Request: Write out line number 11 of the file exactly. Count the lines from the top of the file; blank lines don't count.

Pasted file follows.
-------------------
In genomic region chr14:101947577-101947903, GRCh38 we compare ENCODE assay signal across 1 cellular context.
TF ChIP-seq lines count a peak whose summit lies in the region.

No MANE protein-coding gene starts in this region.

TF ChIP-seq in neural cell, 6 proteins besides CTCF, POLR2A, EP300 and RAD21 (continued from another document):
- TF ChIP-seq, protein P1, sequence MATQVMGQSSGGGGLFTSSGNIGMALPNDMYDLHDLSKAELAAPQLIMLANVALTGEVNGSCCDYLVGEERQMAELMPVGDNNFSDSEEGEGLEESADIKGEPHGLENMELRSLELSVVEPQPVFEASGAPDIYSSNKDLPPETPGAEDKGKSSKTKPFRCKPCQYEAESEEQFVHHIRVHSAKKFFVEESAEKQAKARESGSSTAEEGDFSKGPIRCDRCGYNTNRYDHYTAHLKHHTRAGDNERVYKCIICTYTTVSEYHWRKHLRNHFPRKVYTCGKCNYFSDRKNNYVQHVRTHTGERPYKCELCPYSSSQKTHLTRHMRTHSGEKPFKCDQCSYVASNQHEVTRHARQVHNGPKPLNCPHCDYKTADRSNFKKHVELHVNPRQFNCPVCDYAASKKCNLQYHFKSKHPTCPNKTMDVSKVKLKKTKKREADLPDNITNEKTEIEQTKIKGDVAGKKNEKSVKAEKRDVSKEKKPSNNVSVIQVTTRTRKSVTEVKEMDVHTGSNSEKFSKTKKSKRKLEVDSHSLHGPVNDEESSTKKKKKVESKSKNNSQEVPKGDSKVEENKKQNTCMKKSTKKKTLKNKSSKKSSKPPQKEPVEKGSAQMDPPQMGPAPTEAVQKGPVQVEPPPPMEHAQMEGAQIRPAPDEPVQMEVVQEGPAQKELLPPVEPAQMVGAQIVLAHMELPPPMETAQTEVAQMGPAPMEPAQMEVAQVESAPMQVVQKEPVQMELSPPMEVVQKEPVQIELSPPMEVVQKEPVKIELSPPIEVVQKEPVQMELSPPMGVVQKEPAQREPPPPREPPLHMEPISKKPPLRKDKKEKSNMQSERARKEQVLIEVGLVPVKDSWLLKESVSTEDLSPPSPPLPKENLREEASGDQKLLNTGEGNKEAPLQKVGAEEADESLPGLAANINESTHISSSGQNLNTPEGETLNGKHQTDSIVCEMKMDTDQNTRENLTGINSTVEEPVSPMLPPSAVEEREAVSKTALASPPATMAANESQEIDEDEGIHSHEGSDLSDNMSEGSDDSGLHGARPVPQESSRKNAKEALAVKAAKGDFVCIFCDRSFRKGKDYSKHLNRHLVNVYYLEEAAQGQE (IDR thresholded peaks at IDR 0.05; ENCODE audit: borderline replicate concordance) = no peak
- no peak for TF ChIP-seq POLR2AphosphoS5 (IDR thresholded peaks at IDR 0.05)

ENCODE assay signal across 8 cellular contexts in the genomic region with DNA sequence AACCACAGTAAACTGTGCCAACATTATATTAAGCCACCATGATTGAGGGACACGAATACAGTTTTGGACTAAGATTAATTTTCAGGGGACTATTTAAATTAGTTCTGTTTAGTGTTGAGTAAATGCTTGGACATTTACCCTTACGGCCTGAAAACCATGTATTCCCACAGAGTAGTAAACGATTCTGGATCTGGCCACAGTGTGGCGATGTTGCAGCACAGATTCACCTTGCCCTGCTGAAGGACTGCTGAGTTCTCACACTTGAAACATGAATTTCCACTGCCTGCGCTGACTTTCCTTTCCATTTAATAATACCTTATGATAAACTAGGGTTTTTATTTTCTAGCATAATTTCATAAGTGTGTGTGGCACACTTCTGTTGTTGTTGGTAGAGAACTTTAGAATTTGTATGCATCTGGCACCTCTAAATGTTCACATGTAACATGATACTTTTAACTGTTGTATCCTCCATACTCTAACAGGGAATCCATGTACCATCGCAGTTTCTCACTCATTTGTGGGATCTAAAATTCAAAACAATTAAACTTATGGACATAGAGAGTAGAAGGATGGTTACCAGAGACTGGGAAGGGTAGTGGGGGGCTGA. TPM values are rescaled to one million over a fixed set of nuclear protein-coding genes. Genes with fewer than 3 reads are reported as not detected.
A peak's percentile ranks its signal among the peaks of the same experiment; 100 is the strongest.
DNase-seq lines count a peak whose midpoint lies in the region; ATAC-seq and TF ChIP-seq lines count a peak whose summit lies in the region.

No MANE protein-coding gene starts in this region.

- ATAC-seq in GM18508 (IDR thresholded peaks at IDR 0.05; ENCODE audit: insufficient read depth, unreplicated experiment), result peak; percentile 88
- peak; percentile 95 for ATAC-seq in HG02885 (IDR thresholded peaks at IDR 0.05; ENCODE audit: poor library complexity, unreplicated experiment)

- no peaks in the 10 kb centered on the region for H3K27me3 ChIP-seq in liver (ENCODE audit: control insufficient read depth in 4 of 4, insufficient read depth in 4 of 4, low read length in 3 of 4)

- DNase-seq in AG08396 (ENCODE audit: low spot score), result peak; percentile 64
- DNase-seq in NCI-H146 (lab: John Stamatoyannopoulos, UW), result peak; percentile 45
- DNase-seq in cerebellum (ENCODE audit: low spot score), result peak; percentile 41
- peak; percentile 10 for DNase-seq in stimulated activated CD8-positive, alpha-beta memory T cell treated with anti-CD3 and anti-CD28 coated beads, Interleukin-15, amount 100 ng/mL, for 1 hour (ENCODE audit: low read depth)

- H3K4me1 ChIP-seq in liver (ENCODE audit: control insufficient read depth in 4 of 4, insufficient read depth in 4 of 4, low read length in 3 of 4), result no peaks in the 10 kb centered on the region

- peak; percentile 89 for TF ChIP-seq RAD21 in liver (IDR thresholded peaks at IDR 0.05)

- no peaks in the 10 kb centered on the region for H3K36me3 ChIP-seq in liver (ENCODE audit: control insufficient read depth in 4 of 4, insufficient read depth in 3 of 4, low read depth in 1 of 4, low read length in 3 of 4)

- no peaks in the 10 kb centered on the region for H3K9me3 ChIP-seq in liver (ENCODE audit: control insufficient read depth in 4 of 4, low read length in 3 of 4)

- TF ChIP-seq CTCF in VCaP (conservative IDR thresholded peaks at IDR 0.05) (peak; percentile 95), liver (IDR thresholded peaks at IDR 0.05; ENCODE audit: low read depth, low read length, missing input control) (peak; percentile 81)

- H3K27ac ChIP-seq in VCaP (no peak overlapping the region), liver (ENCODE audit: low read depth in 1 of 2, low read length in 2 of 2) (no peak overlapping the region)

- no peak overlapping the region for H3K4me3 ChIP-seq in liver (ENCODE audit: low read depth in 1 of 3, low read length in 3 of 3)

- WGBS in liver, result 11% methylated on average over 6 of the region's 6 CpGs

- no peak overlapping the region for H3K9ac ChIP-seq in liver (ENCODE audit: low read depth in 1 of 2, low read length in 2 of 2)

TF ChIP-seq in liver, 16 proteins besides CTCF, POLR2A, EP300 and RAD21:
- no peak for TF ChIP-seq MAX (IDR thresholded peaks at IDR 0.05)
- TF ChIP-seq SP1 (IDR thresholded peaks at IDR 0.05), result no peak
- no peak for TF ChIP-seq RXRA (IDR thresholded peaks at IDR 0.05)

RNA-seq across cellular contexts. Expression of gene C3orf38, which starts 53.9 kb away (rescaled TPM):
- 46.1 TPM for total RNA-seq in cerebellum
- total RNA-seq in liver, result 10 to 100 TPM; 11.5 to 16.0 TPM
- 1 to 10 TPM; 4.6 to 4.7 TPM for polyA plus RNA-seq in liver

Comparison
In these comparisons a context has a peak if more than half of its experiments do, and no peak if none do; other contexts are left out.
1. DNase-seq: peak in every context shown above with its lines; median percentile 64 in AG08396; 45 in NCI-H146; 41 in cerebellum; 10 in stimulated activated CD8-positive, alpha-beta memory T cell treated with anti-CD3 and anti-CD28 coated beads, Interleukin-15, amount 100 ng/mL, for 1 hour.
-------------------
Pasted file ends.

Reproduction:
- ATAC-seq in GM18508 (IDR thresholded peaks at IDR 0.05; ENCODE audit: insufficient read depth, unreplicated experiment), result peak; percentile 88